Sunday

14 July 2013


More years ago than I care to count back, I took a business law class; the teacher was engaging and effective, and spent time on things that were less about business and more about general law. I think he was looking for, in his younger students, the few who might be interested in law as a career and who not there to simply fulfill an elective requirement.

He often used news stories to illustrate his points and initiate discussions; I don’t remember what case specifically brought about the topic of someone who seemed obviously guilty to the class being found not guilty, but I do remember two very specific things he had to say about it.

1 – being found not guilty is not the same thing as being declared innocent. The jury has to work with the information and evidence they’ve been given, not the suppositions we tend to insert into the media opinions we’re fed on TV and the newspapers.

2 – one of the cornerstones upon which our judicial system is built is the fundamental belief that it is far better to allow a few guilty men to go free than to imprison one person who is truly innocent.

Those are the things that bubbled up from the depths of my brain yesterday when the guy who killed Trayvon Martin was found not guilty. It doesn’t mean he’s innocent, it just means the prosecution failed to make their case effectively, for whatever reasons. Perhaps they didn’t do well their due diligence. Perhaps they chose the wrong charges to bring against him and trying to wedge manslaughter as a consideration in at pretty much the last minute worked against them. I’m not a lawyer; I don’t even pretend to understand how the particulars work. The end result is that the guy walked.

Forget Florida’s stand-your-ground law; as far as I’m concerned he was culpable the moment he ignored the dispatcher’s order to stay put and wait for the police and he began to follow Martin. The moment he made that decision, he was not standing his ground, but he instead forced a teenager to stand his own, and the kid lost. It doesn’t matter if the teen was up to no good or not; George Zimmerman acted as judge, jury, and executioner.

That’s not standing ones’ ground. That’s being a vigilante.

So hell yeah, *I* think he’s guilty, but I wasn’t on that jury and did not have to make the decision weighted by the evidence presented to me. I don’t have to allow for any measure of reasonable doubt. I think the guy is a racist farkwad and deserves some serious punishment.

But do I think that justice was served?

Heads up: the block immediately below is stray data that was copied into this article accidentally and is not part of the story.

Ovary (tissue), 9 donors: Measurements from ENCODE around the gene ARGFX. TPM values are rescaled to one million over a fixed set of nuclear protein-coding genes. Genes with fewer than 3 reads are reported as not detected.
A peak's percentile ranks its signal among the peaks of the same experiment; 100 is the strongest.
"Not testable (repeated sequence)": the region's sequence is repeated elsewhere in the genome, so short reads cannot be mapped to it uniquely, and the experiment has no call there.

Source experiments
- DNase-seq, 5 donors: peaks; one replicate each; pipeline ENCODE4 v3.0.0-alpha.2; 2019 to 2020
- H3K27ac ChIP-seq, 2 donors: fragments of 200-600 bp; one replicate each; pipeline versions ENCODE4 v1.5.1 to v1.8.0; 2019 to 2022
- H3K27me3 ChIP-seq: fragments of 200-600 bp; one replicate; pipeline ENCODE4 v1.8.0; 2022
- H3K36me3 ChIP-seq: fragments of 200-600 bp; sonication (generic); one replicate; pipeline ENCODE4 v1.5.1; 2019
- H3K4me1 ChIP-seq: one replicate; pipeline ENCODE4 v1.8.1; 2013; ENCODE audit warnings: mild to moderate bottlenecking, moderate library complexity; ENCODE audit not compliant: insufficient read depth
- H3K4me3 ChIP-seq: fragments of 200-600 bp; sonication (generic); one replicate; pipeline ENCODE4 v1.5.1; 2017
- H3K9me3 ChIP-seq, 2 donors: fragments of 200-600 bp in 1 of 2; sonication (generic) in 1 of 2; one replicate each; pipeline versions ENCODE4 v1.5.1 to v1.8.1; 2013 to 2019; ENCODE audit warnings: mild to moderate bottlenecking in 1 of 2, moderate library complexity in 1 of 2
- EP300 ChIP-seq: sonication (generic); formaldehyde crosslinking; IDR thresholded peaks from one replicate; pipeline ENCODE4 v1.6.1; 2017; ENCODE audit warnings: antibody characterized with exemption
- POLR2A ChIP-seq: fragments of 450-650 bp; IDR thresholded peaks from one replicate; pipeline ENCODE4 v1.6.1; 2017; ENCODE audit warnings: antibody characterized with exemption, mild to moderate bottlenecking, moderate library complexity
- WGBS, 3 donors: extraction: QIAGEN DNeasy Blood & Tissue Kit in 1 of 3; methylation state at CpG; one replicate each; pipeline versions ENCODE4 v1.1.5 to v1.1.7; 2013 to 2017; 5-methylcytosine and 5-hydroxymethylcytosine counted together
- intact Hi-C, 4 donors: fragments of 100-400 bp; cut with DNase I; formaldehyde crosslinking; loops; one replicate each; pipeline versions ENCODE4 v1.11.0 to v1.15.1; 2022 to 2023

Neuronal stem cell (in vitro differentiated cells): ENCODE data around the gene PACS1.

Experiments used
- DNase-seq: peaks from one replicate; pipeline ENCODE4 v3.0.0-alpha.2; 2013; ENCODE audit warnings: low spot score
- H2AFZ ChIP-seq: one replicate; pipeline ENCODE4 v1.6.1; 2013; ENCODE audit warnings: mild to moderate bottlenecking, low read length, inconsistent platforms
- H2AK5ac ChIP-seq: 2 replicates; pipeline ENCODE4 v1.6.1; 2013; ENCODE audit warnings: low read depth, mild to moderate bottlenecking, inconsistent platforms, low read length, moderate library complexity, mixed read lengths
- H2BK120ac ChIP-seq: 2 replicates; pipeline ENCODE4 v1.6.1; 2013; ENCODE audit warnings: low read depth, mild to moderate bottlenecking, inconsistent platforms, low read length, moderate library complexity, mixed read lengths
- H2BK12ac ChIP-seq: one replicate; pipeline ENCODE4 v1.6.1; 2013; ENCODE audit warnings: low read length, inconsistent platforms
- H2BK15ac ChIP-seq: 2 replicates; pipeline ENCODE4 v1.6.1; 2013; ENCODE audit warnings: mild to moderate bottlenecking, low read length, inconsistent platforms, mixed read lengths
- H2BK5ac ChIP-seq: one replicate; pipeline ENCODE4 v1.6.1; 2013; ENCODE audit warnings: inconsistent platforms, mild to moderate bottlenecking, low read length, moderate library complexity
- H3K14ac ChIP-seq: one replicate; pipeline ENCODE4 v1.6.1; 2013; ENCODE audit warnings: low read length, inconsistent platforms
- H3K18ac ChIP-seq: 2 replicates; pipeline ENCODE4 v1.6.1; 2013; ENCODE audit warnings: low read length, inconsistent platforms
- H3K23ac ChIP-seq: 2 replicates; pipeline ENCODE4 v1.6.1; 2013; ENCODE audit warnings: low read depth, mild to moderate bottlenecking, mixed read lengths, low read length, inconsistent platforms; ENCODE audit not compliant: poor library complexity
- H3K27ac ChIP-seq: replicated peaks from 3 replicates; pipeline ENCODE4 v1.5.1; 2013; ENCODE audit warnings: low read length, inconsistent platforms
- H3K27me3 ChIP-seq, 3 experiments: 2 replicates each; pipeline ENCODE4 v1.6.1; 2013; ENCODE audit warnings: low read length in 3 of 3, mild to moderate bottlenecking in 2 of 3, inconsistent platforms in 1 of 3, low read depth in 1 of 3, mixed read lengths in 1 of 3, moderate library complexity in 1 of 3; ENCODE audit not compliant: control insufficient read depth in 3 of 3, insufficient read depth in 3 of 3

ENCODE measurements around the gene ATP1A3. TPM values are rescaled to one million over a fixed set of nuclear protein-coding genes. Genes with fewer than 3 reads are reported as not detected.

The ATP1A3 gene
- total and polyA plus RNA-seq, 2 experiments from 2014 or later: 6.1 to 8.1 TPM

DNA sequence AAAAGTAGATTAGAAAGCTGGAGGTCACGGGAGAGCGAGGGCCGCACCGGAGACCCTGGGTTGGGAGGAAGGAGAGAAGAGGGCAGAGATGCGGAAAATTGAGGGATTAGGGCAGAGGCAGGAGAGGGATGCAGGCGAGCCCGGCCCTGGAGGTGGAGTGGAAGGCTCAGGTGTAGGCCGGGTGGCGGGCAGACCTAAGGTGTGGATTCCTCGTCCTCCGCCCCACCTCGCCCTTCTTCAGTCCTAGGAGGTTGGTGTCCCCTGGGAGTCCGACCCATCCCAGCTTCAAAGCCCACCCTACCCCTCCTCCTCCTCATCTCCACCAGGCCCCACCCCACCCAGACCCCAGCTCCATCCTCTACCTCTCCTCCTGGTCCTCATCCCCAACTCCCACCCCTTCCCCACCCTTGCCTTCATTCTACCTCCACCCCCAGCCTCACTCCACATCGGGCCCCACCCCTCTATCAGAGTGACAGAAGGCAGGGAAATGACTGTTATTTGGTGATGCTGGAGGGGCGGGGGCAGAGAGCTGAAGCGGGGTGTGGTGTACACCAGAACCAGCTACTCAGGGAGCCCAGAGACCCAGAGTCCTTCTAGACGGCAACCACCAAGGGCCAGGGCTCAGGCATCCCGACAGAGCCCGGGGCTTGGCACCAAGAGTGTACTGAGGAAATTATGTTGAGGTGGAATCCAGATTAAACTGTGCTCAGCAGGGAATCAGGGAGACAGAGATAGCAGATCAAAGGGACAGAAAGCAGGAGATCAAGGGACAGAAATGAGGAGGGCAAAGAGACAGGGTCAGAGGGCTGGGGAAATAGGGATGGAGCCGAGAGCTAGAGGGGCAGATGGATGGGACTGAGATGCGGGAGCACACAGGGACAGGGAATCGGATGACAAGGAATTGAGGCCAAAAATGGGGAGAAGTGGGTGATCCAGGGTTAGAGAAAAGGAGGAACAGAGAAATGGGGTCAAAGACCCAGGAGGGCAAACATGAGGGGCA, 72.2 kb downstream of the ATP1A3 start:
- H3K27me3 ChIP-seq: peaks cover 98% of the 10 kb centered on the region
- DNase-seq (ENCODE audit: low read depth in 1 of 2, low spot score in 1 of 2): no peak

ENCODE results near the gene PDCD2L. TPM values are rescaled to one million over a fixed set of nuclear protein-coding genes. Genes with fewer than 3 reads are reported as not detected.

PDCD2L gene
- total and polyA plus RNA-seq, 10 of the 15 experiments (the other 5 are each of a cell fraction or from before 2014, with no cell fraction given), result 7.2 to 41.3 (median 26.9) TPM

I do.

Justice isn’t necessarily finding someone guilty who is not innocent; it’s the whole process of due process; it’s allowing for the notion that sometimes you let the bad guy get away, because in the end you don’t want to imprison someone truly innocent.

Zimmerman walked, but he isn’t free. He’ll never be free.

5 comments:

G.G. Mueller said...

Wow! This is what I do. I represent people against the power of the State and make sure that the principles of law are followed.
I agree--he is guilty. But I also know that the State did NOT make their case.
I will stand by and defend to my death the principle that it is better to let a guilty person go free than to punish an innocent one.
You are so right. Mr. Zimmerman will never be free. He will forever be haunted by the events that he started that day. He will not sleep and he will try to rationalize his actions.
I do not ask the justice system to punish a person's heart--only their actions.
Thank you for having listened and learned from your professor. It is what keeps us from anarchy.
You are my hero!

caircair said...

It's cases like these that make me wish we followed the Scottish version of the law. They have three possible outcomes: Not Guilty, Guilty, and Not Proven. Based on what I've seen, the Not Proven verdict would have fit here.

Angel and Kirby said...

I agree. I was not there on the night it happened. I do not know what happened. I am not a voice recognition expert. I have no idea who was screaming for help on the tape. Of course both Mothers would say it is their son.

If I had been on that jury, I do not think I would have changed the verdict.

I do not know 'with out a reasonable doubt' from the evidence what really happened!

Derby, Ducky said...

Very well said Thumper. Plus we agree that he has to live the rest of his life knowing people will forever be watching him to do something or wanting to find him to do something to him.

RANGER said...

I agree with you with one minor difference. He didn't start to follow Trayvon, he CONTINUED to follow him after the dispatcher told him it was not what was needed.